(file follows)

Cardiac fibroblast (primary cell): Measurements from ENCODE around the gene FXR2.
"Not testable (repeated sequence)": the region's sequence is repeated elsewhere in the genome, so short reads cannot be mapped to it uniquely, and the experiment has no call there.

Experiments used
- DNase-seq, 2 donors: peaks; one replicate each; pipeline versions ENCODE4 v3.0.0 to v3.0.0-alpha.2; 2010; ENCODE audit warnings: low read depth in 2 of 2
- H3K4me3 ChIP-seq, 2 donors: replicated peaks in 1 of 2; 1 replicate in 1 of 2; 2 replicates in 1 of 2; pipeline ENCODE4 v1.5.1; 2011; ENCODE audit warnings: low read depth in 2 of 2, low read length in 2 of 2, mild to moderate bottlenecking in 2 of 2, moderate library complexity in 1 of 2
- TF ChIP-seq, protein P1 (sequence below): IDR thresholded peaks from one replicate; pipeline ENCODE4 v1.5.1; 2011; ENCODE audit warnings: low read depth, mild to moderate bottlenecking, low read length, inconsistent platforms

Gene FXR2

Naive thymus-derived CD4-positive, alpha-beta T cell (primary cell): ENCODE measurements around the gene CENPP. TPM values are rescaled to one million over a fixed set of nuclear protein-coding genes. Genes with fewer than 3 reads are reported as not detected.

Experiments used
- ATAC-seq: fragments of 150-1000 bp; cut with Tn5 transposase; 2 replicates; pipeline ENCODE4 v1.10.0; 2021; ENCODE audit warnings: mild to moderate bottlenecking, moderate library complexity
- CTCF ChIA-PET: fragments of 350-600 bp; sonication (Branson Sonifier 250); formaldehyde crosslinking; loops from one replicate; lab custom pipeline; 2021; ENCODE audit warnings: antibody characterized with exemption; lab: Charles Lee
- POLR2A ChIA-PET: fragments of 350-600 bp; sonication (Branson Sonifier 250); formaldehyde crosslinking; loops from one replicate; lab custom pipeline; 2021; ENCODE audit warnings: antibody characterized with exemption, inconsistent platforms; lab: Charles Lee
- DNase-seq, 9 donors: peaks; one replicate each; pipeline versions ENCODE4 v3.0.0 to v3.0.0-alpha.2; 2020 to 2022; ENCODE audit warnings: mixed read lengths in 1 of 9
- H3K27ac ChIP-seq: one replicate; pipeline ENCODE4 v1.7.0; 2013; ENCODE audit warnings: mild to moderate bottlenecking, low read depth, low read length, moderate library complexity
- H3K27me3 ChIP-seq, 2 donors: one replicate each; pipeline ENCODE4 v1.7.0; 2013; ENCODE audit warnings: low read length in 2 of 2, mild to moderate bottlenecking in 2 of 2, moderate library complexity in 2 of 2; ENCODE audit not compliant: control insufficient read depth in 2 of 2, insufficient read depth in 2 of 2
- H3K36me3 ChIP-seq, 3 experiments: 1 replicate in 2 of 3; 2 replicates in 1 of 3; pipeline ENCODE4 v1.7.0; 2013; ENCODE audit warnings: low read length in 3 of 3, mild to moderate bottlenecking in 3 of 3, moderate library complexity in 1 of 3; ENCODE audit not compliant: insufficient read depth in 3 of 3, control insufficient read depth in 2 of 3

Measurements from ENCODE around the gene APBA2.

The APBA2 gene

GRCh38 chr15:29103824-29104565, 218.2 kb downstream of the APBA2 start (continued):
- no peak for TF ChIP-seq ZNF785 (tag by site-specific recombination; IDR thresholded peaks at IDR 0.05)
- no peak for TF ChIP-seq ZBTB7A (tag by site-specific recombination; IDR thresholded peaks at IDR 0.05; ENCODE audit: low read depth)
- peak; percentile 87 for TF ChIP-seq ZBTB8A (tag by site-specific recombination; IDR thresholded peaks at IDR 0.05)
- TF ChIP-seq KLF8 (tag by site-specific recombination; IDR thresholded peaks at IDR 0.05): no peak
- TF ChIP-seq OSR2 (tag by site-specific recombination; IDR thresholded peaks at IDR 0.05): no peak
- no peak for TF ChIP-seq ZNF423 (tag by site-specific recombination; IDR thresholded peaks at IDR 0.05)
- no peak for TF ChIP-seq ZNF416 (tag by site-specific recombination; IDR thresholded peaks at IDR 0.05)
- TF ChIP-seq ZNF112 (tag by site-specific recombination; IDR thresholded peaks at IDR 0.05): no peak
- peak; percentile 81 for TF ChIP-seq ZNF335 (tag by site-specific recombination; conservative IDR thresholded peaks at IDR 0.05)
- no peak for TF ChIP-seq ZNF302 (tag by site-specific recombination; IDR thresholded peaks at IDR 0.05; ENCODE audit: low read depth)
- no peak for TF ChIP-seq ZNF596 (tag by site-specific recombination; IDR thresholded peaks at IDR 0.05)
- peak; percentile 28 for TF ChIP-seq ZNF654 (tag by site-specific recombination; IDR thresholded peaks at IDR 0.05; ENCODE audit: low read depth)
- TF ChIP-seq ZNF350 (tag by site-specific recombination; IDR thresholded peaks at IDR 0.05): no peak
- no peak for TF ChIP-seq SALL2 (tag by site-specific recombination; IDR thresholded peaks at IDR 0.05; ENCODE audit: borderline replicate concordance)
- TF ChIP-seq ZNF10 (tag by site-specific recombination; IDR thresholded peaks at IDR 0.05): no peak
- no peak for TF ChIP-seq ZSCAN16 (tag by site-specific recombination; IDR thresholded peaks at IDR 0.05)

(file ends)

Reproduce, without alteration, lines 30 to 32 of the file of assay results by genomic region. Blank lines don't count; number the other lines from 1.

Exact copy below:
- no peak for TF ChIP-seq ZNF596 (tag by site-specific recombination; IDR thresholded peaks at IDR 0.05)
- peak; percentile 28 for TF ChIP-seq ZNF654 (tag by site-specific recombination; IDR thresholded peaks at IDR 0.05; ENCODE audit: low read depth)
- TF ChIP-seq ZNF350 (tag by site-specific recombination; IDR thresholded peaks at IDR 0.05): no peak